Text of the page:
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Regardless of its cavemen-acquire-brains plot, The Croods is no more evolved than your average kids' film, boasting modern attitude, animal-sidekick comic relief, familial struggles, and roller coaster action. While rife with contemporary lingo... More »
Regardless of its cavemen-acquire-brains plot, The Croods is no more evolved than your average kids' film, boasting modern attitude, animal-sidekick comic relief, familial struggles, and roller coaster action. While rife with contemporary lingo that makes little sense for a story about a prehistoric clan facing extinction, Kirk DeMicco and Chris Sanders's bouncy CG adventure at least partially offsets its stock formula with passable one-liners and sincere heart. The latter comes from the tense relationship between cro-mag dad Grug (Nicolas Cage), who values survival in dark caves over living in the light, and curious and headstrong daughter Eep (Emma Stone), whose rebelliousness blossoms after meeting creative-thinking, fire-making hunk Guy (Ryan Reynolds). Amid chase sequences set in an Avatar-ish old-Earth of colorful fantasy animals and enormous vegetation, Guy introduces the Croods to inventions like shoes and umbrellas — newfangled ideas that threaten Grug's patriarchal authority and bond with Eep. That these ancient ancestors of ours have superhuman strength and speed is as perplexing as their banter is incessant. Their good-natured tale, however, does sweetly reconfirm that there's life still in the oldest jokes, such as a father's fear of his daughter dating-- or, via a running gag involving Grug and Gran (Cloris Leachman), of a husband's hatred of his mother-in-law. « Less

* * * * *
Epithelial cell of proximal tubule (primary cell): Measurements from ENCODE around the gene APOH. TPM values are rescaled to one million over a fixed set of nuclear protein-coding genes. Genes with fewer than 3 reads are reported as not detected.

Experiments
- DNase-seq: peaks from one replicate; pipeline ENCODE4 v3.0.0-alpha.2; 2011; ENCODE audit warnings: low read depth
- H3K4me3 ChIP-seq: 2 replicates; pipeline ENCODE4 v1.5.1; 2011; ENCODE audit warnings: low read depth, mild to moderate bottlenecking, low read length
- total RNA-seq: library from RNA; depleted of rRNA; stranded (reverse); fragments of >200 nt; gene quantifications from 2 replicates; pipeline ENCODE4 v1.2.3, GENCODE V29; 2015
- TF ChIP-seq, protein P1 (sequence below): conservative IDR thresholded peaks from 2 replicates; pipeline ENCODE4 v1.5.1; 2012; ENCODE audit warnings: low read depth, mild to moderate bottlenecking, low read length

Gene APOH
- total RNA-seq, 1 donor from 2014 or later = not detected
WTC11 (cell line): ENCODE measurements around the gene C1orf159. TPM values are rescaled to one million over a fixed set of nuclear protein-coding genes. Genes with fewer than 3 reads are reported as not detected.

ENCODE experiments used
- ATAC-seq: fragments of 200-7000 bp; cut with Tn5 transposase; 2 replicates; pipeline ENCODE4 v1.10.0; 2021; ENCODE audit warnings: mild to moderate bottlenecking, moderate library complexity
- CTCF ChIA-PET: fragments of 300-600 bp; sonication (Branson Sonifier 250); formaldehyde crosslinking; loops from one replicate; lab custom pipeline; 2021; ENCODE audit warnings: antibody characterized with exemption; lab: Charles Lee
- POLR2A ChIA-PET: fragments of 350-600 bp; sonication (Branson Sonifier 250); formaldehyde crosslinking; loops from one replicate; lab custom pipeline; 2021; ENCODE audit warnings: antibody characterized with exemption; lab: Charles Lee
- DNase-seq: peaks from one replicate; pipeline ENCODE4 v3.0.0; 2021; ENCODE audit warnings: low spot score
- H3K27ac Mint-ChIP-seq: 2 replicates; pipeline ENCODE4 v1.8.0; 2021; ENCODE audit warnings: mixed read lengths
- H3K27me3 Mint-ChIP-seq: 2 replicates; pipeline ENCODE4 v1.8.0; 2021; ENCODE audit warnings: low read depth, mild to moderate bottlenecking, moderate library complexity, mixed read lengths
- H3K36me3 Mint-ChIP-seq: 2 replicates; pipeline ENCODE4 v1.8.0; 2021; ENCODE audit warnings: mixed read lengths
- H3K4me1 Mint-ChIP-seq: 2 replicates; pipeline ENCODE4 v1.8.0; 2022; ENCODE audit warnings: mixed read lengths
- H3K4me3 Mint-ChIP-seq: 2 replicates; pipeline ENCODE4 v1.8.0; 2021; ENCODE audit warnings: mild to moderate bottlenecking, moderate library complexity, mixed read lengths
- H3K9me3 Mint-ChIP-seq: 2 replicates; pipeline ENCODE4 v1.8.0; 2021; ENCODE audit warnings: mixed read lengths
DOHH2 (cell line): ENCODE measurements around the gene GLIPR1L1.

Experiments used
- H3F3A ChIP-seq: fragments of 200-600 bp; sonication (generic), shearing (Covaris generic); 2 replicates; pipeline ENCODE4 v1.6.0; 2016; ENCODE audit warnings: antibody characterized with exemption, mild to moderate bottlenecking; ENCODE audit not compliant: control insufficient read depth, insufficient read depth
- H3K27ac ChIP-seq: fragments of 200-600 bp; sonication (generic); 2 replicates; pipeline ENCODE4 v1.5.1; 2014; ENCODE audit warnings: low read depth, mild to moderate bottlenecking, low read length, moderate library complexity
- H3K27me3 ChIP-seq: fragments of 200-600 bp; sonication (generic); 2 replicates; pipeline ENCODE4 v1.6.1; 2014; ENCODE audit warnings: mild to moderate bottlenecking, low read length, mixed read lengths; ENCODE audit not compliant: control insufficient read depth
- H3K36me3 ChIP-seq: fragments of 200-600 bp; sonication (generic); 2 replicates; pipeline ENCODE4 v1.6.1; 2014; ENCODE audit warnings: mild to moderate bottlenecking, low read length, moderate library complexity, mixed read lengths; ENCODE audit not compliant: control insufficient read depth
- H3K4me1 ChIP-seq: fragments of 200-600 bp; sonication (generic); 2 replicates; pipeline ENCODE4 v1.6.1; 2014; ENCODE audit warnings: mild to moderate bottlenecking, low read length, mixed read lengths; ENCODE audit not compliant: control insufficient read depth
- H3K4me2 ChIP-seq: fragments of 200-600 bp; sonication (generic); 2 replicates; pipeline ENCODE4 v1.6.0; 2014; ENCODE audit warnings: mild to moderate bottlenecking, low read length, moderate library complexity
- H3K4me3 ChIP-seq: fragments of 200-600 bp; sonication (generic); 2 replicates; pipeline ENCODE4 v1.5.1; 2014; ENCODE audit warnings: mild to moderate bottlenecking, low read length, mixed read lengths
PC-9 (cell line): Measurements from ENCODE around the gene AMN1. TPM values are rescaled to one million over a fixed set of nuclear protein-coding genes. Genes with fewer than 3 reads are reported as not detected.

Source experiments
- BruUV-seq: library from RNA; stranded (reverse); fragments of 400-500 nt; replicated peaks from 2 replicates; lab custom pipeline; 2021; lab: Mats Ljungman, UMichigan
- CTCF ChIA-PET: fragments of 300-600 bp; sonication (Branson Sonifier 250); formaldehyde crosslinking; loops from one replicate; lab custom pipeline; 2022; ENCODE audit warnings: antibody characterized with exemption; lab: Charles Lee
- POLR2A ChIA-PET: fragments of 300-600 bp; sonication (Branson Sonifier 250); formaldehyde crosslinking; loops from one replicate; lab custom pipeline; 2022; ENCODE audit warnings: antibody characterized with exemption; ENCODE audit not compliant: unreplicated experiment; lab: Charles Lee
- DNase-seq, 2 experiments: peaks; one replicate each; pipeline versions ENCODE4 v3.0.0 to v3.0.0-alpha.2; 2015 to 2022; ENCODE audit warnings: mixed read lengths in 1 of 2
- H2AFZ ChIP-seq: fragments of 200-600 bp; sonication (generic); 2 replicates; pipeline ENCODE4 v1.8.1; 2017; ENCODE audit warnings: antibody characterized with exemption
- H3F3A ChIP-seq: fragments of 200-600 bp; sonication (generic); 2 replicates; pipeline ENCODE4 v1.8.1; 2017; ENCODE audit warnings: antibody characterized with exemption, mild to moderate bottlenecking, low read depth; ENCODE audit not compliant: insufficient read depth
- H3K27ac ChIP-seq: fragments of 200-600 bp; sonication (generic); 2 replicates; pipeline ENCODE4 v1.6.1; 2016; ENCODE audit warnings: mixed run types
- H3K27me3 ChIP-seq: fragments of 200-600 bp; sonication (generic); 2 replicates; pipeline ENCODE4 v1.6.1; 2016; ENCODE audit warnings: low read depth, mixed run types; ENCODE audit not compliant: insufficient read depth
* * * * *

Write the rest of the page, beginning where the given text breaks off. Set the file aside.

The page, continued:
Picture Zero Dark Thirty with bright pullovers and laser guns and you’ll have Star Trek Into Darkness, whose heavy-handed political parallels just might feel smart in a summer of Vin Diesel crashing cars. In the opening minutes, Khan Noonien... More »